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Java (Jawa) is an island of Indonesia and the site of its capital city, Jakarta. Once the center of powerful Hindu-Buddhist kingdoms, Islamic sultanates, and the core of the colonial Dutch East Indies, Java now plays a dominant role in the economic and political life of Indonesia. Home to a population of 130 million in 2006, it is the most populous island in the world. Java is also one of the most densely populated regions on Earth.


Fort Van der Wijck
History along the main road

If you are on a visit to Kebumen, don't forget to bring a visit to fort Van der Wijck because you think it is not interesting. It's location is almost directly on the main road from Yogyakarta to Kebumen (on the northern side) - just 500 meters to the north in the town of Gombong - and it would be a miss if you didn't stop there for a visit.

This old fort, with it's main color red is a quite remarkable building in between the others and the entrance gate to the tourist area is at quite some distance from the gate of the fort as well. The tourist area has a mini-train that brings visitors from the main entrance to the fort. You don't have to worry about to do when you are at the location, the only thing is that the kids might get somewhat bored inside. Outside however there is a large playground for them.

Don't forget to bring the kids to the giant replica of a dinosaur just in front of the fort. On top of the fort there also is a mini-train constructed, this takes you on a round trip over the roof of the old structure. Inside the fort visitors will see a number of pictures used as documentation to the original fort before the time changes were made to its looks.

Military barracks, service posts and rooms that were used for many different purposes can be viewed in a pretty nice and clean condition. The only strange thing is a sign near the entrance that asks you to do a prayer according to your own religion before entering the fort, does this men that extraordinary events take place here?


Fort Van der Wijck was built in the early 19th century, around 1820, in the time that the revolt of Diponegoro was growing. This revolt kept the Dutch colonial government very busy because Diponegoro was supported by some of the elite from southern Java. Because of this, the Dutch colonial government decided to construct a system of fortes in that area.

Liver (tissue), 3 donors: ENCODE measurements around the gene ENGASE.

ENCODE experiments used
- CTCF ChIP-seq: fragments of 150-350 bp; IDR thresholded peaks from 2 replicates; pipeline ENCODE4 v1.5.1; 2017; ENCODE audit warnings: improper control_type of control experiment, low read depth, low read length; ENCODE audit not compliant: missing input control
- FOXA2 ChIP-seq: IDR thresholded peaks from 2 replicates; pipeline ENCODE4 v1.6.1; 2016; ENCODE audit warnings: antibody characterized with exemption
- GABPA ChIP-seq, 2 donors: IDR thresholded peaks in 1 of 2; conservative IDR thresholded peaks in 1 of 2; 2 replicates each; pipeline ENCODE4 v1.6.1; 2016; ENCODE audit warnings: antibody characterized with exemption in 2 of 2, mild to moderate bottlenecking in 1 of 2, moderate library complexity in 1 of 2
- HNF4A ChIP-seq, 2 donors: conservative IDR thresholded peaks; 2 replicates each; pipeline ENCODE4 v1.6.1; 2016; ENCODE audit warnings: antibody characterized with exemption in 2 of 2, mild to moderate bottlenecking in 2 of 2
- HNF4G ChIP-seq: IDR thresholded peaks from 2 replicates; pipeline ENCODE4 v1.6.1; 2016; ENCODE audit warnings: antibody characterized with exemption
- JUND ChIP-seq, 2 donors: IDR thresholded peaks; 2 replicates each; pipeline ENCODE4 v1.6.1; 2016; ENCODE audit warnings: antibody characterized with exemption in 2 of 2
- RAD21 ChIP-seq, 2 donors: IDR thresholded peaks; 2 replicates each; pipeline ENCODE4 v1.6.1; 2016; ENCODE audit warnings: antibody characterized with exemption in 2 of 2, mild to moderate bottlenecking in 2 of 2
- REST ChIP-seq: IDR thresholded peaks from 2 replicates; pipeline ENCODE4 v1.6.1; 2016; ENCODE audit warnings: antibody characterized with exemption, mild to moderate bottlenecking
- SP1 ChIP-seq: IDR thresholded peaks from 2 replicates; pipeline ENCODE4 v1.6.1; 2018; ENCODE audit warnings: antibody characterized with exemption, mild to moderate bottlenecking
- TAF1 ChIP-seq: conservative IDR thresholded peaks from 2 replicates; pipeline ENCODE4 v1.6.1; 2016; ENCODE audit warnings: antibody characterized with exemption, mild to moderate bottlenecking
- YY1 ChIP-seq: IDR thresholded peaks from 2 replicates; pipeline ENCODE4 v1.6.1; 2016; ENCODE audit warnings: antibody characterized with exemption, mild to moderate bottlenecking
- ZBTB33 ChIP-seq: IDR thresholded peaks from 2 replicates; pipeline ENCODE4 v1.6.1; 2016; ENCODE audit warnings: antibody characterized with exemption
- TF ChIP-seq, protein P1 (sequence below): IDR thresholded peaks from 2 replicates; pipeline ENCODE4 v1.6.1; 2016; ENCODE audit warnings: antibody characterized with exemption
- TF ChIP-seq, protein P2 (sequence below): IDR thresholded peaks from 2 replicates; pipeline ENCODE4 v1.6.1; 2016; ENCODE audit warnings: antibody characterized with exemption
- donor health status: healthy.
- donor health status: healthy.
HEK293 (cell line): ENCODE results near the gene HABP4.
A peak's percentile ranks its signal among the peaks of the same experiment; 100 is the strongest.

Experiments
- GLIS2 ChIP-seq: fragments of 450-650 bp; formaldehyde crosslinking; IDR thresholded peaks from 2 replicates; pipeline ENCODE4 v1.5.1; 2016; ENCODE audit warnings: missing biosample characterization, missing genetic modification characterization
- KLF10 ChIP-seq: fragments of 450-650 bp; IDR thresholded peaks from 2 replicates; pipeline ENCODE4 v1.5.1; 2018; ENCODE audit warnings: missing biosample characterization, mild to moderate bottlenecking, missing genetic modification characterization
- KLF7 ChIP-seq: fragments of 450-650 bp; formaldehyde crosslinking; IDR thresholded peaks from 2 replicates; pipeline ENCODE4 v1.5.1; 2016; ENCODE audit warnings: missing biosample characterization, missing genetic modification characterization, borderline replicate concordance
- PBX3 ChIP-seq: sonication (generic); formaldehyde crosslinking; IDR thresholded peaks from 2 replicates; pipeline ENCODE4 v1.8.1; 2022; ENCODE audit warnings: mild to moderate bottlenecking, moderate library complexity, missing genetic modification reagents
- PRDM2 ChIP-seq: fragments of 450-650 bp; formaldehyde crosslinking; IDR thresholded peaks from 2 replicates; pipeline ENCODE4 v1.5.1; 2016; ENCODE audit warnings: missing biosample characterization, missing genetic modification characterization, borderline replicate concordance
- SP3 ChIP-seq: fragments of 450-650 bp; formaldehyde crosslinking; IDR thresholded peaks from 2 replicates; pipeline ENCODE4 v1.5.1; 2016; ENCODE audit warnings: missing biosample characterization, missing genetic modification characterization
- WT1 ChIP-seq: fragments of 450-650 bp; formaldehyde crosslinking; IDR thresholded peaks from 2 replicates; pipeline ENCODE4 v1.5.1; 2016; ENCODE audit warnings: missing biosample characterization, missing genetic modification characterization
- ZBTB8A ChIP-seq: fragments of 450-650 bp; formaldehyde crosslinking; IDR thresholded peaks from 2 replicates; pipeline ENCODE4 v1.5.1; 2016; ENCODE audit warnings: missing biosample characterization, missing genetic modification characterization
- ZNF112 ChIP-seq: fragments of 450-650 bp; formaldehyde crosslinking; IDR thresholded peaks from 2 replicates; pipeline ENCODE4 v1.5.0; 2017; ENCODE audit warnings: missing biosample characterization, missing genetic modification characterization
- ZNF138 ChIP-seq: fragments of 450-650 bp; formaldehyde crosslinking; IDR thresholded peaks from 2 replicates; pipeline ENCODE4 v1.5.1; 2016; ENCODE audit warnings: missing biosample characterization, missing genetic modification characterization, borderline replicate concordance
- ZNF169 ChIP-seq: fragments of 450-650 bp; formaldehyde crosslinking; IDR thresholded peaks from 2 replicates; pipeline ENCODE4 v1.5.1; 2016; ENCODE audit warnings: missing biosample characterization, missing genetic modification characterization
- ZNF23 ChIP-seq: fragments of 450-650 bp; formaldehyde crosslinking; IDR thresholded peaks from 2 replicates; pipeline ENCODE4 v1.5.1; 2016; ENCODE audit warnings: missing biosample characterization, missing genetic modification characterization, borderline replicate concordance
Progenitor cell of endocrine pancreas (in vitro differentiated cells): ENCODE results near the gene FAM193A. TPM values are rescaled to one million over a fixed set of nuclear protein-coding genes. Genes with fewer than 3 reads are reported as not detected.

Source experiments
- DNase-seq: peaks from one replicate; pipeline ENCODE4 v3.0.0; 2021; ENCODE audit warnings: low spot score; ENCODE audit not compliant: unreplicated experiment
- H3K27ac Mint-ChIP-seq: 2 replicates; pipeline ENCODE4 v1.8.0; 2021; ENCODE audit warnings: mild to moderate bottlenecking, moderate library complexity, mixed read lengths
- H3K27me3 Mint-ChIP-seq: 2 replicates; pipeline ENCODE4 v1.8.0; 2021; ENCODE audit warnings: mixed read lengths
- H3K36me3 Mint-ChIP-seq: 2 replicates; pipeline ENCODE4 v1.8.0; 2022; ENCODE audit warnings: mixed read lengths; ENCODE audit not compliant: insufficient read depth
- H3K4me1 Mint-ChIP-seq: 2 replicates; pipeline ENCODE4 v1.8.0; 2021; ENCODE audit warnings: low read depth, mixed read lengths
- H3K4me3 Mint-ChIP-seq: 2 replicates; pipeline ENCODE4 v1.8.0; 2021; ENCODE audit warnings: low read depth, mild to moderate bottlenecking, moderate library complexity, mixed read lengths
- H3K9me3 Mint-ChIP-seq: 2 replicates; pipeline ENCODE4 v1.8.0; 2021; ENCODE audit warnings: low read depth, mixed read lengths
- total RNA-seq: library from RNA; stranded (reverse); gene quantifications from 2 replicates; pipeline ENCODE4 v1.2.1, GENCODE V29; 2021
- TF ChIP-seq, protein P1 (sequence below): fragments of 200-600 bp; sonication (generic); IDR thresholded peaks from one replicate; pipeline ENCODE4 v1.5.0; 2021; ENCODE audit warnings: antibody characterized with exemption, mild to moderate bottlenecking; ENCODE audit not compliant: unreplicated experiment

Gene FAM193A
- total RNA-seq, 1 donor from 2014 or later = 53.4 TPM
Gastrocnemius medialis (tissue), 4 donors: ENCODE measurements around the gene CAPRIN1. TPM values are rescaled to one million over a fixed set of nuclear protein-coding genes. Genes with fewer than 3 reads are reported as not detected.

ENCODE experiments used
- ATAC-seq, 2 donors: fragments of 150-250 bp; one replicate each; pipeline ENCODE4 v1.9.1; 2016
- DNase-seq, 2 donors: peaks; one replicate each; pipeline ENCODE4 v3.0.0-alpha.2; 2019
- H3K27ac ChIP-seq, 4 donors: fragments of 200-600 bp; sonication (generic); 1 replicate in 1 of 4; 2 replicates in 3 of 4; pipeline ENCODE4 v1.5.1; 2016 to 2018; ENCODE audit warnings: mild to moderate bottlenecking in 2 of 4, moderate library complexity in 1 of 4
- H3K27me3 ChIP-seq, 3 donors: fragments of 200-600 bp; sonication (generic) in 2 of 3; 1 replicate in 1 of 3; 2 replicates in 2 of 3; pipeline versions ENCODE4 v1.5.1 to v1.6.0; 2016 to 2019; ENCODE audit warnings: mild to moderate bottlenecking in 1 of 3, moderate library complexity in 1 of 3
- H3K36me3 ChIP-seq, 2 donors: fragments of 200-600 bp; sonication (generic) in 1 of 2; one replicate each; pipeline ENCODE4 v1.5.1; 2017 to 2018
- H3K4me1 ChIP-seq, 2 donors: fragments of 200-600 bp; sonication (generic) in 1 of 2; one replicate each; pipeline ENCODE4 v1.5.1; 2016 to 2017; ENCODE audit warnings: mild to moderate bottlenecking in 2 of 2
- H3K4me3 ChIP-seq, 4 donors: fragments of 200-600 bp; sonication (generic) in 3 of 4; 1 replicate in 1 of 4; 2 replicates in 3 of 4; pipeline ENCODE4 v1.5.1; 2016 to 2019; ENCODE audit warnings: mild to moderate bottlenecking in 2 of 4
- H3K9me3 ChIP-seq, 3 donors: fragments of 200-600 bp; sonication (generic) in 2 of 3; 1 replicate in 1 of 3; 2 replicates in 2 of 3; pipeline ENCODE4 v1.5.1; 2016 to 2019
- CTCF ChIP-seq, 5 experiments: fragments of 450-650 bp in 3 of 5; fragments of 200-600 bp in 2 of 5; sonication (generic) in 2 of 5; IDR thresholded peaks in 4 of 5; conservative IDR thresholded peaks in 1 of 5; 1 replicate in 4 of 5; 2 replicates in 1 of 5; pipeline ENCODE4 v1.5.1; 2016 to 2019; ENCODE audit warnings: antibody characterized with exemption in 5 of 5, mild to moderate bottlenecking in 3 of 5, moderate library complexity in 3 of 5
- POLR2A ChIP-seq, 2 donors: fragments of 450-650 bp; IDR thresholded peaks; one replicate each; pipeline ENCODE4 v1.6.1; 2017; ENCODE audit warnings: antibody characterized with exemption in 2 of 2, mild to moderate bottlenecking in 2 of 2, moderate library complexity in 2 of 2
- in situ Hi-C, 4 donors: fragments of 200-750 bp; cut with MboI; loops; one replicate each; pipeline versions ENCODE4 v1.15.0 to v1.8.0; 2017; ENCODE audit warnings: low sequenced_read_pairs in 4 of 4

The leader of the construction of this fort was governor general Van den Bosch. It's destination was obviously to retain safety in the district of South Kedu. At that time many fortes were built with the help from forced labor because the people had to pay some taxes in the form of labor to the Dutch colonial government. It is clear this way made the inhabitants more wary of the situation they were in, and that even before governor general Deandels ordered the construction of the Groote Postweg (Anyer - Penarukan, over 1,000 kilometers of road), also with the help of forced labor.

Seen from the shape of the building, it was constructed in the same period as fort Willem in Ambarawa (south of Semarang in Central Java) and fort Prins Oranje in Semarang (north coast Central Java), which is a ruin nowadays. When it was built, it had walls with a height of ten meters and it bare the name Fort Cochius. The name was taken from a wife of a Dutch military person, Frans David Cochius) which has done military service in the area of Bagelen, within the then district of Kedu.

The name Van der Wijck, which is now above the entrance, originates from another Dutch military figure that once was the commander of the fort. Van der Wijck had a good reputation because one of his actions was to silence the independence fighters of Aceh, in a fierce way. During the Japanese occupation, this fort was used as barracks and training camp for the PETA (Pembela Tanah Air or 'Fighters for the country').

Seen from it's physical structure, the size of the building is just over 3,600 m2. The building has been renovated and is maintained at that level. Too bad the renovation didn't keep track to much of it's historical value, so it can be promoted as a piece of cultural heritage. The current owner of the building, like most forts and fortresses in Indonesia, is the Indonesian military. Short of money, they have turned this fortress into a small theme park.

Photobook 'Fort Van der Wijck'
31 pictures of the fort


Last revised on October 11, 2009
    
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